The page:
I cannot escape. As a Denver resident, I am used to unusually unseasonal weather usurping usual undertakings. Why, as a lad I suffered snow at summer camp more than once. Even in July. And an unrelated time, it snowed in August. While thinking of snow on the pines is pleasant and all, it has little to do with Modern. Except that’s not true, because snow is everywhere. Not just because it actually did snow here yesterday, but because, for some reason, Bant Snow is becoming omnipresent. Or appears to be, anyway. Those I encounter online further the complaint and decry their observation that they can never escape Snow, especially when Uro constantly does.
The question that must then be considered is why. Why is always the most important question. Is the Snow shell really impermeable? Is Modern due for an ice age? Or is it simply that Snow is visible and successful because it is popular? The definitive, absolutely incontestable answer is yes. Snow is a good deck and will be a strong contender in Modern for the foreseeable future, and indeed will remain so until Wizards prints something to make snow a drawback. However, that is a minor consideration compared to the inescapable fact that players just want to play in the snow. Popular adoption, regardless of actual power, ensures that a deck will perform in the metagame. Modern will have Snow for a long time thanks to power and popularity. Ultimately, the haters need to chill. Snow is good, but only because it’s getting help.
Snow Over Everything
That the Bant Snow shell (Acrum’s Astrolabe, Ice-Fang Coatl, Uro, Titan of Nature’s Wrath) is robust, adaptable, and adoptable shouldn’t be controversial at this point. Hang anything off that shell, and it’s pretty much guaranteed to function. This appears to be the crux of player dissatisfaction with the deck, though it should be noted many players are simply never happy.
In this specific case, I do sympathize. Snow carries a lower opportunity cost than anticipated. Astrolabe is a far better card simply because I didn’t realize how well it integrated snow into decks. Mana-fixing artifacts don’t generally see play outside of artifact combo decks because they’re tempo-negative and the Modern manabase makes playing many colors relatively easy. Prophetic Prism sees play in Pauper Tron, but that’s about it. What I failed to grasp was Ice-Fang Coatl‘s appeal is so great that any price is worthwhile. The only way to have enough snow permanents to make Coatl good is to run lots of basic lands, which runs counter to how midrange/control decks are built. Astrolabe being one mana and a cantrip greatly reduces burdens on the manabase, and makes everything else possible.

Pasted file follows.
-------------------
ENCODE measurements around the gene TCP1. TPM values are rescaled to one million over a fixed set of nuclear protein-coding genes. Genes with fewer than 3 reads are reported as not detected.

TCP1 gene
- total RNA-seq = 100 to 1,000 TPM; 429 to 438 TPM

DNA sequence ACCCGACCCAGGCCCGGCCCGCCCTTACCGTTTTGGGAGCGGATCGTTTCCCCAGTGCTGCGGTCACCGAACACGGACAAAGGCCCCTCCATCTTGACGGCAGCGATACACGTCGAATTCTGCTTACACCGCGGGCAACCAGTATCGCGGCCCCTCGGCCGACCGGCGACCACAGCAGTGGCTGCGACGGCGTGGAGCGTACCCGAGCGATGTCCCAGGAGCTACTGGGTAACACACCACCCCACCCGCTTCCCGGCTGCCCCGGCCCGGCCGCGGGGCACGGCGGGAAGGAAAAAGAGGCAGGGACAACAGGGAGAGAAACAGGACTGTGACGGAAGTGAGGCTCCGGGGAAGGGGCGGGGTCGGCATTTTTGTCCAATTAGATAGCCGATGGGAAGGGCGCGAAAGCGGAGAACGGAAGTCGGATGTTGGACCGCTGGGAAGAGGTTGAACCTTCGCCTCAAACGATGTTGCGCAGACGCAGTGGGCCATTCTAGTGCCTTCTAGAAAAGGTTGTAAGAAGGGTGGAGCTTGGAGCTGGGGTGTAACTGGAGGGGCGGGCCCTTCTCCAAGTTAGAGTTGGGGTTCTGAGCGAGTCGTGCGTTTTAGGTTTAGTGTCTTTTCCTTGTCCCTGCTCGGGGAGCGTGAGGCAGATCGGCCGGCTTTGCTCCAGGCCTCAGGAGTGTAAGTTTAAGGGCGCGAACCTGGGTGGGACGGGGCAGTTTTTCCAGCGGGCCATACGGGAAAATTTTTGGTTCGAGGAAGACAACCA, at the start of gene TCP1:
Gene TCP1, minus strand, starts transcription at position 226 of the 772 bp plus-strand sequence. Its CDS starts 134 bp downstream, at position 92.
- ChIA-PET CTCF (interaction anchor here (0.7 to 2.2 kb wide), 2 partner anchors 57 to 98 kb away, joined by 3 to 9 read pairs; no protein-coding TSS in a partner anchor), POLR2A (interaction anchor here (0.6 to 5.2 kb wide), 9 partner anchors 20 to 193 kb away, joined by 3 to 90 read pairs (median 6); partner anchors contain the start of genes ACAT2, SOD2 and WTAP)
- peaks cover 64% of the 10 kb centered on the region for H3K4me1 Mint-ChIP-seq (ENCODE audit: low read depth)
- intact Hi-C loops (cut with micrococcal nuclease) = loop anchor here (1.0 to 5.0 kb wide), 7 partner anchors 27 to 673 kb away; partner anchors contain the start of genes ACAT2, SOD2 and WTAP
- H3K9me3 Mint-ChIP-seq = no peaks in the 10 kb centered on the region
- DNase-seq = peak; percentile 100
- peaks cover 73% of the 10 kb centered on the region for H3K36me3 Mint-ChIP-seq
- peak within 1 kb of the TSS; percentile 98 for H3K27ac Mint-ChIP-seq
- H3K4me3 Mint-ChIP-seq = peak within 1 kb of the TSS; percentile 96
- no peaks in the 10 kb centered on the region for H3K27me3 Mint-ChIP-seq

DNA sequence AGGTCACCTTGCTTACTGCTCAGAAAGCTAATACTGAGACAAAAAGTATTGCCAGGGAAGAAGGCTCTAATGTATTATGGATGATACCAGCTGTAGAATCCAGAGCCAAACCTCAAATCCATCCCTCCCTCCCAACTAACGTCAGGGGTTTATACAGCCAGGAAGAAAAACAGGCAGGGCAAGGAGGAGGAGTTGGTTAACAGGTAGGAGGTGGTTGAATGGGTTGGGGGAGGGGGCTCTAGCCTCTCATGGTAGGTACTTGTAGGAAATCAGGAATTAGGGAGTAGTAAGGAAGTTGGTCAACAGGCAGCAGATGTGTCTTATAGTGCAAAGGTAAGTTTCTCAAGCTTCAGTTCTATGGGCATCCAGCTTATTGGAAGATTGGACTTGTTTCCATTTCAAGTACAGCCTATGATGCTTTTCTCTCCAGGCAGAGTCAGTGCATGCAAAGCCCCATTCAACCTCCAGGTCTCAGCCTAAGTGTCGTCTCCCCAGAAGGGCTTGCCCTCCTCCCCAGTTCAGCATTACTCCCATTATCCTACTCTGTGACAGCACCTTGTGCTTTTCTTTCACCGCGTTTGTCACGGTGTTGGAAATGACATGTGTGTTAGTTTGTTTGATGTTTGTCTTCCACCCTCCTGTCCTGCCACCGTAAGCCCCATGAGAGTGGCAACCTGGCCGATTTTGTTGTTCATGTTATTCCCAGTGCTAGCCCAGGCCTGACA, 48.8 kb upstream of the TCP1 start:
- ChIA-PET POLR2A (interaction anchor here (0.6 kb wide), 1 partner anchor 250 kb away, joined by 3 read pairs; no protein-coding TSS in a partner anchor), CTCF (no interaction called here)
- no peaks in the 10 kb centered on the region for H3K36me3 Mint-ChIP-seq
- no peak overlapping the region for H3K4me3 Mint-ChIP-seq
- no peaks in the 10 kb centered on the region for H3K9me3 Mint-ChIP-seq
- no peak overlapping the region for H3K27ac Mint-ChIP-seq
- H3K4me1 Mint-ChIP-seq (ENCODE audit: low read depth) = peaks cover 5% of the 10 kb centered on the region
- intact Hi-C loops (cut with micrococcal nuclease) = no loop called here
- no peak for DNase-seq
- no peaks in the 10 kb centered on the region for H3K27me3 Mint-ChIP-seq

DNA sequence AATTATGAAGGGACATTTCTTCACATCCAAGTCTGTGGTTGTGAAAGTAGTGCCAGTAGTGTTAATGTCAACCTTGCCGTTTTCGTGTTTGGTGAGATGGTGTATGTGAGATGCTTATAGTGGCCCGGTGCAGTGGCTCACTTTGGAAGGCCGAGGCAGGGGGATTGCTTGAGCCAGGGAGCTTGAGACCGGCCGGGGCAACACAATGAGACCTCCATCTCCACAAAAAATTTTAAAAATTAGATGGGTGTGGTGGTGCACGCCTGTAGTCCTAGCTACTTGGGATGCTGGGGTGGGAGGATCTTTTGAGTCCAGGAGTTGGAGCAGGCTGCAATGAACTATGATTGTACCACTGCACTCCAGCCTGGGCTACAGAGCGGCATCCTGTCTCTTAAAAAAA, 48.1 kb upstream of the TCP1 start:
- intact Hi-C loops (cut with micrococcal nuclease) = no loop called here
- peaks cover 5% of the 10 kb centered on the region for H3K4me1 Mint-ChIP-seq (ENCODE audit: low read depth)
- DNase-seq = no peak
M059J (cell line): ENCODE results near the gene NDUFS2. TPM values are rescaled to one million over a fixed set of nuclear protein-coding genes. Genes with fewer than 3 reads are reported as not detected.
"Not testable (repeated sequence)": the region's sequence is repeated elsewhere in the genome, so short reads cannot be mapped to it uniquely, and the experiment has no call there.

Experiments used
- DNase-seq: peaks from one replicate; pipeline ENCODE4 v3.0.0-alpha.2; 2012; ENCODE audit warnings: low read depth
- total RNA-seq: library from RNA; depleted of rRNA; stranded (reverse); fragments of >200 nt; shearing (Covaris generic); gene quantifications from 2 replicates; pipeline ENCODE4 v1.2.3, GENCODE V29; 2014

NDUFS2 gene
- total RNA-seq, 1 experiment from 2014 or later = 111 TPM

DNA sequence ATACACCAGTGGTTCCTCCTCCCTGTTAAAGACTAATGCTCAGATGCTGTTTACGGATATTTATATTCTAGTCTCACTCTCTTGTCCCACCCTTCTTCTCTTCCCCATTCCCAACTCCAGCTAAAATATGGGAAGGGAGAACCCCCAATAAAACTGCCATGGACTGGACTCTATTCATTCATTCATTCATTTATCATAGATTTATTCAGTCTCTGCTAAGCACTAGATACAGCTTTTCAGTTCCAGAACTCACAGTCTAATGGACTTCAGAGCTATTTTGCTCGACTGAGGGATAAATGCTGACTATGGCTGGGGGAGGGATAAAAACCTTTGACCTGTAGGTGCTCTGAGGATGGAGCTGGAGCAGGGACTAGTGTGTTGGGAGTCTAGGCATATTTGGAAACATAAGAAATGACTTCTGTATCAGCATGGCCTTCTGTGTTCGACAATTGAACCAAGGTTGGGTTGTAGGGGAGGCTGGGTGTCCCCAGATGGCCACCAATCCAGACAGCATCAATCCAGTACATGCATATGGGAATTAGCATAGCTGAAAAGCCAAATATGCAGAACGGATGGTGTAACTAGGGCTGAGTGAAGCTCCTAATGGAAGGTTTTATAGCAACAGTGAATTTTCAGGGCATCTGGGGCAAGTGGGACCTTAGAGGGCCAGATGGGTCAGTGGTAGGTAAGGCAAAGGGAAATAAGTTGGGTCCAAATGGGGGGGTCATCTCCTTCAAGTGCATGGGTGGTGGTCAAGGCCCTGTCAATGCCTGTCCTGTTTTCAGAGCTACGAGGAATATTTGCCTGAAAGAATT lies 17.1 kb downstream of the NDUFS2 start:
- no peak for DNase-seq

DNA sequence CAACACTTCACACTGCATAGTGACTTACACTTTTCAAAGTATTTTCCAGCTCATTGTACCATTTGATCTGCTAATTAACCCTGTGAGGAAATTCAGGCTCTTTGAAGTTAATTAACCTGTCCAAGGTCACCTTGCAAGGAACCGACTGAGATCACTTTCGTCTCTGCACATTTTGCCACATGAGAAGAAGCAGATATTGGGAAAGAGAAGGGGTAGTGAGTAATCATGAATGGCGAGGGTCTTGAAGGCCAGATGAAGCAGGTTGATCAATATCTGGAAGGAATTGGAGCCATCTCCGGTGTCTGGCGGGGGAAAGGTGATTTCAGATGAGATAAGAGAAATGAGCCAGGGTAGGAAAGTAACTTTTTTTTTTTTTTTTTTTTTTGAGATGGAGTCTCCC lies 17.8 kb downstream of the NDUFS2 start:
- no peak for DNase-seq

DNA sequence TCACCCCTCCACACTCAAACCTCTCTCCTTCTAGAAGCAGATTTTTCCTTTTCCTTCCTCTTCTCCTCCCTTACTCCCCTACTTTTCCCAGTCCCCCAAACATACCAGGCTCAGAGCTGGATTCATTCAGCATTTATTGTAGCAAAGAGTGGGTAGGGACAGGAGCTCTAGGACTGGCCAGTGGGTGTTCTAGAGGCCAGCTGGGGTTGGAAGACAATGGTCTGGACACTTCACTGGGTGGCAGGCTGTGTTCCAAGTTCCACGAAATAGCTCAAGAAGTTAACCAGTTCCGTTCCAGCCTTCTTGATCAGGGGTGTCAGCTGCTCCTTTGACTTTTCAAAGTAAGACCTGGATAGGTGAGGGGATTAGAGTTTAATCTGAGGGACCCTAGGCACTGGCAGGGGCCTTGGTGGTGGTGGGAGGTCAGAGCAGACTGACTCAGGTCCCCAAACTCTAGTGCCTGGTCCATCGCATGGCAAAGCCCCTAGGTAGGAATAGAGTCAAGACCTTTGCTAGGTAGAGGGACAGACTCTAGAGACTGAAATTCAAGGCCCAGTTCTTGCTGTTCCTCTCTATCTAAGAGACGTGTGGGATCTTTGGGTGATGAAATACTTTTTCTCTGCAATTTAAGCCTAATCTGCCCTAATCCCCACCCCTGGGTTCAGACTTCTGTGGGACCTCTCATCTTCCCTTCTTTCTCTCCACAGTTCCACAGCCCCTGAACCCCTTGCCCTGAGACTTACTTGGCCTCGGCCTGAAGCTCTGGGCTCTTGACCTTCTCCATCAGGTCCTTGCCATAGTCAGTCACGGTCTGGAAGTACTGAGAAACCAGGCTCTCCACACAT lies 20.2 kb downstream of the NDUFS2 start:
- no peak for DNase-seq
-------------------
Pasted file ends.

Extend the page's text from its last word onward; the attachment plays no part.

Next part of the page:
In fact, this point about opportunity cost is the real benefit and problem with snow. All the pieces are cantrips, and cantrips make every deck they’re in run better. While Ponder-style cantrips provide card selection and are obviously powerful (just ask Legacy), Coatl and Astrolabe simply increase velocity. This doesn’t mean much in a vacuum, but when a large portion of the deck boosts velocity, the deck is just runs smoother. The churning cards, especially when there’s additional benefit to playing them, simply push the deck along and, eventually, through the opposition. Just as a glacier gradually shapes the land, Snow’s cantrips-with-upside shape the deck.
Case in Point
Let us consider an example. Jund is a deck built to grind by maximizing the impact of each card. Jund doesn’t win via quantity, but quality, and so doesn’t have many cantrips. Bant Snow has many good cards, but many are only good in context. Stoneforge Mystic is only really worthwhile when the equipment is also great and vice versa. However, the matchup is far easier for the Bant player than the Jund ones. I wouldn’t say that it’s favorable, but that there’s more forgiveness for Bant. And that’s the critical factor.
S’no Reason to Panic
Consider this game that I observed a bit over a month ago. The Jund player, who I shall call Edward to prevent public humiliation (though not private; he knows what he did), was playing against Bant online, and despite having multiple opportunities to win the game, failed to do so. His opponent didn’t do much better on that front, and was in some ways worse about sealing the deal. It didn’t matter because Edward’s deck punished him, where the opponent’s was forgiving. The culprit: cantrips healing all wounds.
Going into turn three, the game was fairly even. Bant had out Astrolabe, with a fetchland, Teferi, Time Raveler, and Coatl in the graveyard, and was at 14 life from fetching and being hit by a 5/6 Tarmogoyf. Bant played their third land and Uro’d back to 17, dropped a tapped Breeding Pool, and passed. Edward had gone first, Inquistioned away the Teferi, then played Goyf, had Pushed the Coatl during the last attack, and then played Wrenn and Six. In other words, he held a solid lead.
On his turn four, he was faced with the choice of either playing a freshly-drawn Scavenging Ooze and eating Uro or playing Bloodbraid Elf. Ooze is less pressure and card advantage, but ensures that Uro is gone. Elf is more mana-efficient and provides a burst of card advantage. He chose Elf and cascaded into Liliana of the Veil. After upticking and attacking for 8, he passed, confidant of victory.
However, his opponent drew another fetchland and then had enough fodder to escape Uro, and was left with two untapped lands after the ability resolved. Edward downticked Liliana on his turn and finally played the Ooze, only to have it Spell Snared. Goyf got Pathed, and the opponent untapped into Teferi, Hero of Dominaria. Over a turn cycle, he’d gone from well ahead to falling behind because where he was maximizing individual value, his opponent’s cantrips let him maximize long-run value. And all could have been avoided if he’d just eaten the Uro. Instead, his opponent Uronated until Edward couldn’t take anymore.
It Gets Worse
In the subsequent game, Edward suffered further indignities as he ground as hard as possible with his opponent, but could never get ahead. When every card trades with every other card, but one side gets to draw an extra one, they’re going to come out on top. Lightning Bolt trades favorably on mana with Coatl, but in this context, only cards matter.